Steven Millhauser's 1996 novel "Martin Dressler: The Tale of an American Dreamer" tells the story of a man who grew up poor in nineteenth-century New York City but achieved success through hard work and clever ideas.

Martin Dressler was the son of a cigar maker who, after receiving promotions at the hotel that employed him, decided to open one - then a chain of restaurants. After a few years, he sold the chain and turned his attention to building and managing modern hotels. His ideas resonated with the press and potential tenants, so he continued incorporating new ideas into new hotels. This strategy worked until it did not, leaving a Manhattan building with expensive and creative amenities but a high vacancy rate.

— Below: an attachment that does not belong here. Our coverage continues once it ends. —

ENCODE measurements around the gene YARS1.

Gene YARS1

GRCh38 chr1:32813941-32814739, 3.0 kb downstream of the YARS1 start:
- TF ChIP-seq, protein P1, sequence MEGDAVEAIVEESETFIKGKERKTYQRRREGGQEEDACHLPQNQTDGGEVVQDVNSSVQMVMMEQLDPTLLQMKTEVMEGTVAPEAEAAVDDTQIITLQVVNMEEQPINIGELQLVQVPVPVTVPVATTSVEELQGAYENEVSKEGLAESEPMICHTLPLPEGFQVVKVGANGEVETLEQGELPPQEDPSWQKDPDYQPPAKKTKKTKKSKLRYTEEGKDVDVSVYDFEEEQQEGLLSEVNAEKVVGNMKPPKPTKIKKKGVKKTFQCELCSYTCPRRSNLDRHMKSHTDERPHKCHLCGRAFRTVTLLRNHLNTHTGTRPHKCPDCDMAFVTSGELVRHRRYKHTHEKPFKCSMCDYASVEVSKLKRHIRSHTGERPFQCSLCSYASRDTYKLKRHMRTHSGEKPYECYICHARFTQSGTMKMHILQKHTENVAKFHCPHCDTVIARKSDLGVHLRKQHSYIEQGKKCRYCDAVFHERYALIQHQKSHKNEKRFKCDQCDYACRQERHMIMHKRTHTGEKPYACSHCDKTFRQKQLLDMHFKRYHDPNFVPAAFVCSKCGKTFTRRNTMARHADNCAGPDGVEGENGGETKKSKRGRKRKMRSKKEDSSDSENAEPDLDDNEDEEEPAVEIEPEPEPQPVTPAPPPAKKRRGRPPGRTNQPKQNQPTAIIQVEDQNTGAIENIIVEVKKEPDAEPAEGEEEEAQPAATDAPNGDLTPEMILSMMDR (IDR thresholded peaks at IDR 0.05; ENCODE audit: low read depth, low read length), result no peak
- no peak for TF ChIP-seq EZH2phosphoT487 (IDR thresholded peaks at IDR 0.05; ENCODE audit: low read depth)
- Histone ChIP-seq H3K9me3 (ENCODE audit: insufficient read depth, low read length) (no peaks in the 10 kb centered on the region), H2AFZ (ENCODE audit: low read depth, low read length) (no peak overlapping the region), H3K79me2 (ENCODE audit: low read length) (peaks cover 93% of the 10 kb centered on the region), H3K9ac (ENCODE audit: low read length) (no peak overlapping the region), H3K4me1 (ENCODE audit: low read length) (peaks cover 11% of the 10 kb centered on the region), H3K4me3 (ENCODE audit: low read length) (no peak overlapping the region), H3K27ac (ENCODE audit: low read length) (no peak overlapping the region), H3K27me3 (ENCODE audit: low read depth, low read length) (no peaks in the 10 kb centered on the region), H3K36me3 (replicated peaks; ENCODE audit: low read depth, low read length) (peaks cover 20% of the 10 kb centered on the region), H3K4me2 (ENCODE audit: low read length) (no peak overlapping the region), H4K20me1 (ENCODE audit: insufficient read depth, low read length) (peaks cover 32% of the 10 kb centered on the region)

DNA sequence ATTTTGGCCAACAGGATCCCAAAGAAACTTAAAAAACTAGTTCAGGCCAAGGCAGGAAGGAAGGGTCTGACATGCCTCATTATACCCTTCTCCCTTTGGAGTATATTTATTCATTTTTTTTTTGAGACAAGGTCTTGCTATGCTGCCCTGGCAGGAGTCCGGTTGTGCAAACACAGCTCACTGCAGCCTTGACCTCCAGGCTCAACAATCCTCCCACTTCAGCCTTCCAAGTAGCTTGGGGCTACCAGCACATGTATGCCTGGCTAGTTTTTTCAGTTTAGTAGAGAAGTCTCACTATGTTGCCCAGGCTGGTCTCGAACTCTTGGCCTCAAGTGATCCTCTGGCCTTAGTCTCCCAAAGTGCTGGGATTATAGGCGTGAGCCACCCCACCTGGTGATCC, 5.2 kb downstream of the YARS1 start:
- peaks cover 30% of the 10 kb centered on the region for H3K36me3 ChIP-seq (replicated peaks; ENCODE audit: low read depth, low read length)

Dressler's meteoric rise in business parallels his difficulties with personal relationships. He befriends a mother and her two daughters - Emmeline and Caroline Vernon. Martin connects with Emmeline but decides to marry the beautiful and withdrawn Caroline. The marriage never succeeds. The couple has nothing in common, and Martin's infidelity, along with Caroline's listlessness, makes it impossible for them to become close.

Millhauser does an excellent job painting a portrait of New York City in the 1890s. It was a period of significant growth for the city, and the fictional Martin contributed to this transformation with his vision.

Martin's final vision of a hotel is so self-contained that one never needs to leave. This vision resonates with Martin, who is self-absorbed but not with the press and the public, who desire a connection with the outside world.

I seldom find a novel as easy to consume as this one. Each chapter flowed into the next with a natural progression, so I finished it in one sitting. Millhauser builds a believable set of characters and an entertaining story of the rise and fall of an American businessman.

"Martin Dressler" is a very good story of ambition and pursuit of the American dream, but it is also a story of hubris and arrogance.